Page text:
A tale of kidnapping, politics, suspense-and rugby. When the agents of a foreign power are hunting a Scottish newspaper tycoon, exciting things can happen … and they do! Unusual and delightful Rugby three-quater here gets involved in kidnapping, violence … and romance. Taut with suspense and high adventure are spiced with Buchan’s characteristic warm humour.
380 pages, with a reading time of ~6.0 hours (95,144 words), and first published in 1930. This DRM-Free edition published by epubBooks, 2015.
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Mr Dickson McCunn laid down the newspaper, took his spectacles from his nose, and polished them with a blue-and-white spotted handkerchief.
“It will be a great match,” he observed to his wife. “I wish I was there to see. These Kangaroos must be a fearsome lot.” Then he smiled reflectively. “Our laddies are not turning out so bad, Mamma. Here’s Jaikie, and him not yet twenty, and he has his name blazing in the papers as if he was a Cabinet Minister.”
Mrs McCunn, a placid lady of a comfortable figure, knitted steadily. She did not share her husband’s enthusiasms.
“I know fine,” she said, “that Jaikie will be coming back with a bandaged head and his arm in a sling. Rugby in my opinion is not a game for Christians. It’s fair savagery.”
“Hoots, toots! It’s a grand ploy for young folk. You must pay a price for fame, you know. Besides, Jaikie hasn’t got hurt this long time back. He’s learning caution as he grows older, or maybe he’s getting better at the job. You mind when he was at the school we used to have the doctor to him every second Saturday night…. He was always a terrible bold laddie, and when he was getting dangerous his eyes used to run with tears. He’s quit of that habit now, but they tell me that when he’s real excited he turns as white as paper. Well, well! we’ve all got our queer ways. Here’s a biography of him and the other players. What’s this it says?”
Mr McCunn resumed his spectacles.
“Here it is. ‘J. Galt, born in Glasgow. Educated at the Western Academy and St Mark’s College, Cambridge … played last year against Oxford in the victorious Cambridge fifteen, when he scored three tries…. This is his first International … equally distinguished in defence and attack…. Perhaps the most unpredictable of wing three-quarters now playing….’ Oh, and here’s another bit in ‘Gossip about the Teams.’” He removed his spectacles and laughed heartily. “That’s good. It calls him a ‘scholar and a gentleman.’ That’s what they always say about University players. Well, I’ll warrant he’s as good a gentleman as any, though he comes out of a back street in the Gorbals. I’m not so sure about the scholar. But he can always do anything he sets his mind to, and he’s a worse glutton for books than me. No man can tell what may happen to Jaikie yet…. We can take credit for these laddies of ours, for they’re all in the way of doing well for themselves, but there’s just the two of them that I feel are like our own bairns. Just Jaikie and Dougal–and goodness knows what will be the end of that red-headed Dougal. Jaikie’s a douce body, but there’s a determined daftness about Dougal. I wish he wasn’t so taken up with his misguided politics.”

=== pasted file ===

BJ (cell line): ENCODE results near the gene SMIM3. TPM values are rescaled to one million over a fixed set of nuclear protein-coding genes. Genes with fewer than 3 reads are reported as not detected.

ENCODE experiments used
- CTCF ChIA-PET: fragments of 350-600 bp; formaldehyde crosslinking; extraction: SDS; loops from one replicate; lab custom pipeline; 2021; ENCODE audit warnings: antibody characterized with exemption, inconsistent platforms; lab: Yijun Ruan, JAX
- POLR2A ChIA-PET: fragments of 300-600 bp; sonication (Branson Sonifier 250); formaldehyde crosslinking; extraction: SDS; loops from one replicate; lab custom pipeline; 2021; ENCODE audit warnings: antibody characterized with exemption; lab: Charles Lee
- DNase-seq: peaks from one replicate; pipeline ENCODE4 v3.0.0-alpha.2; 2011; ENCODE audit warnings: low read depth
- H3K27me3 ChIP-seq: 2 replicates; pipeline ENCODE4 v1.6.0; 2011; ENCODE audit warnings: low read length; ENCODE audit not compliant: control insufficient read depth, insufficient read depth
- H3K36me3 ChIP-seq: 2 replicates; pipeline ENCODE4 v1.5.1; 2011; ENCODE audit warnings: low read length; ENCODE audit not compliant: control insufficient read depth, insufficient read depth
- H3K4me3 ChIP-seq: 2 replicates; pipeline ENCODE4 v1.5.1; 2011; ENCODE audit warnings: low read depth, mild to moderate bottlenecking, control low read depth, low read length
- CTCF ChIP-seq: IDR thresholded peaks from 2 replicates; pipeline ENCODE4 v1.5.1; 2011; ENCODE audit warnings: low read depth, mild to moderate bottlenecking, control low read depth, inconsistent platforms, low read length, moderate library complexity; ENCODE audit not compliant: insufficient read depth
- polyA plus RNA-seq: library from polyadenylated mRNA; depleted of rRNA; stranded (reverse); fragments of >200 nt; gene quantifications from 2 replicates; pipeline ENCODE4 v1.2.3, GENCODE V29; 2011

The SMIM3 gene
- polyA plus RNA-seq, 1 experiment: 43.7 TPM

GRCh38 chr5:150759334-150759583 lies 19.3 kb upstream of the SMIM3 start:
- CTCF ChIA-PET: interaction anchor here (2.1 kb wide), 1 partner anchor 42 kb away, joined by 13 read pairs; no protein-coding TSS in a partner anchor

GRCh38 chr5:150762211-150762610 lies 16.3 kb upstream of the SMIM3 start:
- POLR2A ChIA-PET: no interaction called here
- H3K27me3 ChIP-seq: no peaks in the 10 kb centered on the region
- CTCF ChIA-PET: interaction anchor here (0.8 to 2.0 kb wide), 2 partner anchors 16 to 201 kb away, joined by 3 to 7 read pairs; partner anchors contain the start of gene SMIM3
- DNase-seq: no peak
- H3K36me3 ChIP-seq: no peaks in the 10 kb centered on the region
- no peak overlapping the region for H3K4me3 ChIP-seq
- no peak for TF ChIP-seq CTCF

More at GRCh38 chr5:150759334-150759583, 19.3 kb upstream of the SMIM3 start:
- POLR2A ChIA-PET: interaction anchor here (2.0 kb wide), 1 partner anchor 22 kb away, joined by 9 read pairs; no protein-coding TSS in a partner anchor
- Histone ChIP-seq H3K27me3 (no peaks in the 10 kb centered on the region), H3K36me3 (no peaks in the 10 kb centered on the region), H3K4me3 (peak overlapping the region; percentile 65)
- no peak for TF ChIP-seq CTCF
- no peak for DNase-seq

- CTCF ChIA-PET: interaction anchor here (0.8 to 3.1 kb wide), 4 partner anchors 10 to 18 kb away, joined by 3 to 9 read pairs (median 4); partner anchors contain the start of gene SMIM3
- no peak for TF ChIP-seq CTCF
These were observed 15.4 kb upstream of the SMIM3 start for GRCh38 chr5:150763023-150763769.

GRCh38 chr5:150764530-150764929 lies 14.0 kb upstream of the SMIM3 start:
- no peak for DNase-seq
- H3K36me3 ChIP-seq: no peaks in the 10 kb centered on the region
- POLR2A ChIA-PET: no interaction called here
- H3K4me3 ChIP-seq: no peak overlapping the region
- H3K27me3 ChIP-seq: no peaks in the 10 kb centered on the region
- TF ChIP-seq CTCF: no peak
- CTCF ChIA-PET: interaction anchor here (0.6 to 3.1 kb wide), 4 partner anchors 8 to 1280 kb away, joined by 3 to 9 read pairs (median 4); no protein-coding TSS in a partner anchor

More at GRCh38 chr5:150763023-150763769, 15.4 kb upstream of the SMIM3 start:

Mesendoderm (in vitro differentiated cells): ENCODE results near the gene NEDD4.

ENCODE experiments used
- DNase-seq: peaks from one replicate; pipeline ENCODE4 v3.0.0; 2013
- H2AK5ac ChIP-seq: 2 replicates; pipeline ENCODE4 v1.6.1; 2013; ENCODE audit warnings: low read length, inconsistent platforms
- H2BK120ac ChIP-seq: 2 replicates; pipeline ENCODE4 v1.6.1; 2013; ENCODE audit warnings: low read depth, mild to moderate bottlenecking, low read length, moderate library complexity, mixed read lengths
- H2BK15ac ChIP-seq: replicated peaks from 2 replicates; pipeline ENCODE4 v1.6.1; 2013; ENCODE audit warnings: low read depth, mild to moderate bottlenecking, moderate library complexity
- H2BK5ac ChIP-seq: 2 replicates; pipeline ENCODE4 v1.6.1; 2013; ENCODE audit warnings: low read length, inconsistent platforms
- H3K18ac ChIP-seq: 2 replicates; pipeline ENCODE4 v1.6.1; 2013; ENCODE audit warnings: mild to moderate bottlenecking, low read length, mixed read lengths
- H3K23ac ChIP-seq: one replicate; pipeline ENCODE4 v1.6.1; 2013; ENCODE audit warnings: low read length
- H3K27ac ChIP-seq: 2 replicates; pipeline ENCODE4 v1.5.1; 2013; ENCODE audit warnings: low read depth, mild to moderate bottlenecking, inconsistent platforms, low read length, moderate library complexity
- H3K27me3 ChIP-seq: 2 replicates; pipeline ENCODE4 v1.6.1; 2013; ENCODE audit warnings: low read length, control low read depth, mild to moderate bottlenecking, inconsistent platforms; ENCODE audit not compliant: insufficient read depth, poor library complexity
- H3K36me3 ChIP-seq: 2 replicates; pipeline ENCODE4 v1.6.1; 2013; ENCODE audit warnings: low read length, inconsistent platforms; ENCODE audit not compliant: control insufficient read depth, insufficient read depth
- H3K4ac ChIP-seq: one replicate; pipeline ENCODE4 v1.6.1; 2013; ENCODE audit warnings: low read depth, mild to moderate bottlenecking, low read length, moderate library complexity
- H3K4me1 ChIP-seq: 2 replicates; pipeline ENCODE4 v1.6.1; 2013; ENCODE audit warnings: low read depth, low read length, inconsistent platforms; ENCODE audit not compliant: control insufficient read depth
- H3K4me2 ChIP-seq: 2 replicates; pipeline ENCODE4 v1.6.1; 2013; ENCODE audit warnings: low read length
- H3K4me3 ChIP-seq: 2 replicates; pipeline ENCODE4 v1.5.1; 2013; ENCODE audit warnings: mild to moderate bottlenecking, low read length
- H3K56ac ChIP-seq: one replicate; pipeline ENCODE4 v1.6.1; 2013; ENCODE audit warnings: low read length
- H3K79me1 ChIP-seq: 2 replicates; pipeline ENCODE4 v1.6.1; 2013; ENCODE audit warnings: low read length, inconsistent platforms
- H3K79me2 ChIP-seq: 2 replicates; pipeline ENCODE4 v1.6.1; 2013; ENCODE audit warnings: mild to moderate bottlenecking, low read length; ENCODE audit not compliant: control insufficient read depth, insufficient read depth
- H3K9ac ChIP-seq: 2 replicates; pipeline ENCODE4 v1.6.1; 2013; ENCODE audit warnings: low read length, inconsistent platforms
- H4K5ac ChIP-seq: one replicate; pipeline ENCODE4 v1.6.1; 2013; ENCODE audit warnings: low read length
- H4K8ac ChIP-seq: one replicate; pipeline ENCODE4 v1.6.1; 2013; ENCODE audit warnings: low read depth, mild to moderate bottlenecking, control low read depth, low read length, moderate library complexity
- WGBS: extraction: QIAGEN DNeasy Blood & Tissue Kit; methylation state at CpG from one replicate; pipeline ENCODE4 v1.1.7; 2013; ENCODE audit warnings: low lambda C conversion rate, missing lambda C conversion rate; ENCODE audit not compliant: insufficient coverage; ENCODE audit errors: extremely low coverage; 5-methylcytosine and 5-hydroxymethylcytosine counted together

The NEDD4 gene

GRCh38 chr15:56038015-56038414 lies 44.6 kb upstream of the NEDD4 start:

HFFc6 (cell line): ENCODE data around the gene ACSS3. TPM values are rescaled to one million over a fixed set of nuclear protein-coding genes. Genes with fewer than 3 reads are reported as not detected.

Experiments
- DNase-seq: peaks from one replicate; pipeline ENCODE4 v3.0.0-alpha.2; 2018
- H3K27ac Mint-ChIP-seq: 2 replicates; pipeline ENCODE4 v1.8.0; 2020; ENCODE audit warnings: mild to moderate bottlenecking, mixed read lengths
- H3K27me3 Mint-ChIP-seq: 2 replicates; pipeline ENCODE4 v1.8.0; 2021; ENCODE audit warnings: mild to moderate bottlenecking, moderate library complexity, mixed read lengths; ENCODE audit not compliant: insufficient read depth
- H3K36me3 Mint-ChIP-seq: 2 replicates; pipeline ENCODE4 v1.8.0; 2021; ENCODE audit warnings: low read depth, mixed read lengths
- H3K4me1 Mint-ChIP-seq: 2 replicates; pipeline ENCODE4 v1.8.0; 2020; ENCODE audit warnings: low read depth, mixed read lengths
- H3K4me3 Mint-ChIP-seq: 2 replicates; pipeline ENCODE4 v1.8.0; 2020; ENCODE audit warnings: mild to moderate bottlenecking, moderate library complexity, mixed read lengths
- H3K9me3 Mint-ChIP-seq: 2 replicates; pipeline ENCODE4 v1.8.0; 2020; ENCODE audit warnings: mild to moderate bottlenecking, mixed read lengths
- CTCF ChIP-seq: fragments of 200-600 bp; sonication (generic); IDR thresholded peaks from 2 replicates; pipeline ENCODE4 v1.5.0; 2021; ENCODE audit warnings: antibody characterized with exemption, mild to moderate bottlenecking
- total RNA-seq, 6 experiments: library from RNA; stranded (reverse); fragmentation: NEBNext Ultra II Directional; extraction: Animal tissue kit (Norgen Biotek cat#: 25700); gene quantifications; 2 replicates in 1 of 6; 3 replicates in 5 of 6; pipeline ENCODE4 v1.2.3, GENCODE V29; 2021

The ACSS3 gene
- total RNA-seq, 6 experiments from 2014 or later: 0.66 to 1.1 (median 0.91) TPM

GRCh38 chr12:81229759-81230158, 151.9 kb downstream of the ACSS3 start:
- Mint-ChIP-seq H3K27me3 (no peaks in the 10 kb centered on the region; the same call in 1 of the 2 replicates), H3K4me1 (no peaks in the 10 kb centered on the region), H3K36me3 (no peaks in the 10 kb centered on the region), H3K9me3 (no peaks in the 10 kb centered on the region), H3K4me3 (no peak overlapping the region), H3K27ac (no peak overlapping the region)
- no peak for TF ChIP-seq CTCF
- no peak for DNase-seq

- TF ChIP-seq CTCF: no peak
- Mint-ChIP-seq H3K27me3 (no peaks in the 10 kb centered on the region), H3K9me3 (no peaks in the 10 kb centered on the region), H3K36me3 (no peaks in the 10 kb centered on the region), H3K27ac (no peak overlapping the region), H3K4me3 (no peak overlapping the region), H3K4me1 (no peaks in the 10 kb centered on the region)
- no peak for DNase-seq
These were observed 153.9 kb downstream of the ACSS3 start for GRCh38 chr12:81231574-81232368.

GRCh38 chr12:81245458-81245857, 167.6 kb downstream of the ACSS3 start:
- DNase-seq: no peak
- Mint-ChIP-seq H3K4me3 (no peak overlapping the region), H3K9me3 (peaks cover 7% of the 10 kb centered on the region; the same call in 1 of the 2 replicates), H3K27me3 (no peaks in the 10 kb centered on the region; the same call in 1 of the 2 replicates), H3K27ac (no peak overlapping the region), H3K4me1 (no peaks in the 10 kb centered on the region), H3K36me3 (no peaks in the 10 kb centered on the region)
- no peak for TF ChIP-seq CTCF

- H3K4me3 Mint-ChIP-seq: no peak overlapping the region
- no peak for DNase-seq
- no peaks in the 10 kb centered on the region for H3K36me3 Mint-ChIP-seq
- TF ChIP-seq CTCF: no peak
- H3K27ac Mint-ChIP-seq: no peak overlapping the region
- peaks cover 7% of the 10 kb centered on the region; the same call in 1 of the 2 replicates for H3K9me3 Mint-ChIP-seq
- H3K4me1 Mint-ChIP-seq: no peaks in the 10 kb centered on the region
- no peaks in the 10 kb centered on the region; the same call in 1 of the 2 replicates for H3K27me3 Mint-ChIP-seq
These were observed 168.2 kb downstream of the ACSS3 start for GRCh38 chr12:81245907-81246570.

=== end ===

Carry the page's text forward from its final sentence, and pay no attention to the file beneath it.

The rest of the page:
“I hope they’ll not miss their train,” said the lady. “Supper’s at eight, and they should be here by seven-thirty, unless Jaikie’s in the hospital.”
“No fear,” was the cheerful answer. “More likely some of the Kangaroos will be there. We should get a telegram about the match by six o’clock.”
So after tea, while his wife departed on some domestic task, Mr McCunn took his ease with a pipe in a wicker chair on the little terrace which looked seaward. He had found the hermitage for which he had long sought, and was well content with it. The six years which had passed since he forsook the city of Glasgow and became a countryman had done little to alter his appearance. The hair had indeed gone completely from the top of his head, and what was left was greying, but there were few lines on his smooth, ruddy face, and the pale eyes had still the innocence and ardour of youth. His figure had improved, for country exercise and a sparer diet had checked the movement towards rotundity. When not engaged in some active enterprise, it was his habit to wear a tailed coat and trousers of tweed, a garb which from his boyish recollection he thought proper for a country laird, but which to the ordinary observer suggested a bookmaker. Gradually, a little self- consciously, he had acquired what he considered to be the habits of the class. He walked in his garden with a spud; his capacious pockets contained a pruning knife and twine; he could talk quite learnedly of crops and stock, and, though he never shouldered a gun, of the prospects of game; and a fat spaniel was rarely absent from his heels.